Abuse as it Affects People with Asperger's Syndrome and Autism

This is linked to pages on relationships and autistics, and relates to abuse in intimate relationships.

An ability to identify people on the Spectrum presents one potential hazard -- abusers who stalk people with disabilities. Fortunately such abusers are rare. It is possible (and very easy) to protect oneself from abusers who stalk by being alert for warning signs of these people.

("The Spectrum" generally means the autism Spectrum, including Asperger's syndrome, HFA, PDD and Kanner's autism. Many of us are comfortable with the generic reference of "autistic".)

Just Another Internet Scare Story

Dating is not a dangerous activity. There is nothing in this article by which one should reasonably determine that dating is inherently dangerous. There are hazards in any enterprise and one which involves interactions with other people is no exception.

If you cross the street, there are lethal objects which by themselves have no regard as to whether they kill you. Someone warned you to look before crossing, and presumably you consider that sufficient. One wouldn't avoid leaving one's block because of those lethal objects cruising up and down the streets.

There is more risk involved in being alone than in establishing an intimate relationship. If you are concerned (or merely aware) about the risks of a relationship, that concern or awareness should in itself be sufficient to protect you.

The Motive

The motivation of the abuser can vary but mostly it is a degree of insecurity plus an interest in some skewed aspect of a relationship. In the case of autism abusers, the abuser may adhere to the myth that the autistic has no real human feelings, and so it is okay to abuse the autistic. Presumably not being able to read body language and some facial expressions is supposed to imply that the person has no feelings. (Does that mean that deaf people don't want to communicate?) The absurdity of this theory doesn't matter -- the issue is that seemingly good and gracious people will find justification for abuse.

The internal motive of abuse is not much different from ordinary interest in another person. The abuser wishes to interact with that person. The only difference is that normal interaction is skewed by a gratification from abuse. Instead of indulging in relationships, or in fantasy and fetish, the abuser needs to attain gratification at the expense of his/her victim.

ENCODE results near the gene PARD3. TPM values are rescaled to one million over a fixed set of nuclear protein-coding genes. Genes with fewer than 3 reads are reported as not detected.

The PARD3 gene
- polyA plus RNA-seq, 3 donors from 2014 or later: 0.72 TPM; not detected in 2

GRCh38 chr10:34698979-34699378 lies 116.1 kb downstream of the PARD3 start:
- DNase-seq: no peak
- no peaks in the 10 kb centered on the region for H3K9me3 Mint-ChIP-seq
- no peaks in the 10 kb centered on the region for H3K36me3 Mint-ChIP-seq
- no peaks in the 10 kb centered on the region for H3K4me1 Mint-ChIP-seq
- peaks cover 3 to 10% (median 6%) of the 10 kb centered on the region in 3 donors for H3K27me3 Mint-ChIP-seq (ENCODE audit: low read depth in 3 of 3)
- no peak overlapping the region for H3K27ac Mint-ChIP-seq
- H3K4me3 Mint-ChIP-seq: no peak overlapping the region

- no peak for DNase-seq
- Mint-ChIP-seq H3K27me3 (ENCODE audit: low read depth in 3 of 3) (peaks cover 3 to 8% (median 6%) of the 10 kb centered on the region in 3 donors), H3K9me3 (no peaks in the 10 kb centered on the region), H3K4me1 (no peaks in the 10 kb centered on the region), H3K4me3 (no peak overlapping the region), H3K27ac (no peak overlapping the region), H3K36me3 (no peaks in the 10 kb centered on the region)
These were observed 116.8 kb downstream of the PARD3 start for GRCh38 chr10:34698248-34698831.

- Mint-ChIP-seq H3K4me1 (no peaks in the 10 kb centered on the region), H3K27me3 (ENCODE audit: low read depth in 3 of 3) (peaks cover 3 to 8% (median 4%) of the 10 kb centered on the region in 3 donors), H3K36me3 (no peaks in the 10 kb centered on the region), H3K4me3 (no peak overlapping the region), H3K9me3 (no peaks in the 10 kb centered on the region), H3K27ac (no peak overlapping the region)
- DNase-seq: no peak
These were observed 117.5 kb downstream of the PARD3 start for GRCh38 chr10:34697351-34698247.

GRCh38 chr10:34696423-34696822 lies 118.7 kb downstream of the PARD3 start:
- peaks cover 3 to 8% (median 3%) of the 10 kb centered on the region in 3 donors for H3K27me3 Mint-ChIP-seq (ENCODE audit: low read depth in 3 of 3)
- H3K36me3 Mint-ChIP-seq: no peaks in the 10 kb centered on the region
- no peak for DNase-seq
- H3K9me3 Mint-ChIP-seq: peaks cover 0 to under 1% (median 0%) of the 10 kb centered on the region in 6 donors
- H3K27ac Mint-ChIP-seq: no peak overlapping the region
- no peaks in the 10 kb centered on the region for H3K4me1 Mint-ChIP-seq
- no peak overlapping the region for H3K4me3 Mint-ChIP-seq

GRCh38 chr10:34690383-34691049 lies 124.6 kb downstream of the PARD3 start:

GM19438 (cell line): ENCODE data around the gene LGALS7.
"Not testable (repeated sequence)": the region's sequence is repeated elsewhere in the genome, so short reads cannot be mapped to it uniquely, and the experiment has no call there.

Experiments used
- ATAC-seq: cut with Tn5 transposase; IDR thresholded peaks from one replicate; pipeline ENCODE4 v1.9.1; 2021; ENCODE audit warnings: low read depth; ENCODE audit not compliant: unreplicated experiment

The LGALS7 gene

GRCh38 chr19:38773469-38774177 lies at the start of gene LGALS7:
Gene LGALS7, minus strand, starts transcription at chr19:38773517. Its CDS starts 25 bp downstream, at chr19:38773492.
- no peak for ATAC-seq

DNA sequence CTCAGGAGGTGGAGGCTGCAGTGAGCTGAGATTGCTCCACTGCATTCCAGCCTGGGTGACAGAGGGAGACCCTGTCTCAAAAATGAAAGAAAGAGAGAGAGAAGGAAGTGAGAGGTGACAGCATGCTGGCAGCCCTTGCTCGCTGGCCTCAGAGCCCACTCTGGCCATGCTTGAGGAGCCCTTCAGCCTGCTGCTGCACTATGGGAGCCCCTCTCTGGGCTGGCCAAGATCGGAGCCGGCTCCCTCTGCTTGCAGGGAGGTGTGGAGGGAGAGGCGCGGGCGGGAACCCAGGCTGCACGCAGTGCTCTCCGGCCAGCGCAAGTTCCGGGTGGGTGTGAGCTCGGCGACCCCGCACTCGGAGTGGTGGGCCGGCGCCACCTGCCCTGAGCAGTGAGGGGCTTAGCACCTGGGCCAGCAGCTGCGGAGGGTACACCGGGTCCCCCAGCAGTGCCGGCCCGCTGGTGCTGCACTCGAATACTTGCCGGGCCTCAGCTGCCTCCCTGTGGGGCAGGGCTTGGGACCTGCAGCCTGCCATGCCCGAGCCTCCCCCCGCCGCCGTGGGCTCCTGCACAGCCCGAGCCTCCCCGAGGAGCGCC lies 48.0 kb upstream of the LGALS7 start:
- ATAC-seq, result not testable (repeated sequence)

I don't know what the ratios are, but this sort of abuse can and does come from both genders.

The efficiency of the internet for establishing relationships is also its Achilles' heel. On dating sites, a person can more easily "target" people with disabilities because of the expanded ability of scanning a large number of listings. This started to surface when it was found that men were searching on the net for bipolar women in their "mania" stage. That's quite different from autism, however, and there is a strong possibility that "targeting" autistics is engaged in mostly by women.

How it Affects Autistics

People on the Spectrum can be naïve when it comes to relationships and understanding people. That makes us vulnerable to abuse in some circumstances. If the onset of the abuse is gradual enough, it is possible to find oneself in an abuse situation without realizing it.

There's also the complicating factor that many autistics are less experienced in relationships, which tends to exaggerate the naïveté.

The ability to "target" people with disabilities and conditions is not necessarily a bad thing. It is possible for autistics to find other autistics on the web and elsewhere, and it is possible to focus a search in this direction. It is also entirely reasonable that some NTs enjoy the companionship of autistics. The only thing is to be aware of abusers.

There are NTs (neurologically typical people) who seek out and enjoy the company of people on the Spectrum who are not abusers. These can be very good people to meet. (One of several definitions of the term "AC" refers to NTs who identify with people on the Spectrum.)

Fortunately, in terms of autism, it is possible to use what NTs refer to as "codewords". Autistic characteristic or terms more familiar to autistics can be used to hint at Autism, examples being "direct communication" "___ more important than eye contact" "pretending to be normal together" "Anthropologist from Mars", etc. This sort of thing is less likely to attract random stalkers. (Next week's subject, "How to form a clique and talk about fashion." The following week, "Botox parties". (Just kidding here!))

Autistics as Targets

Major categories of abusers who target autistics include:
  1. Sexual Abusers (e.g. pedophiles)
  2. Psychotic Abusers, including stalkers and people with Borderline Personality Disorder (BPD)
  3. Criminal Sociopaths "not otherwise specified"
It is unlikely that any of these groups specifically target Autistics, but it is probable that they recognize weakness in defenses exhibited by Autistics.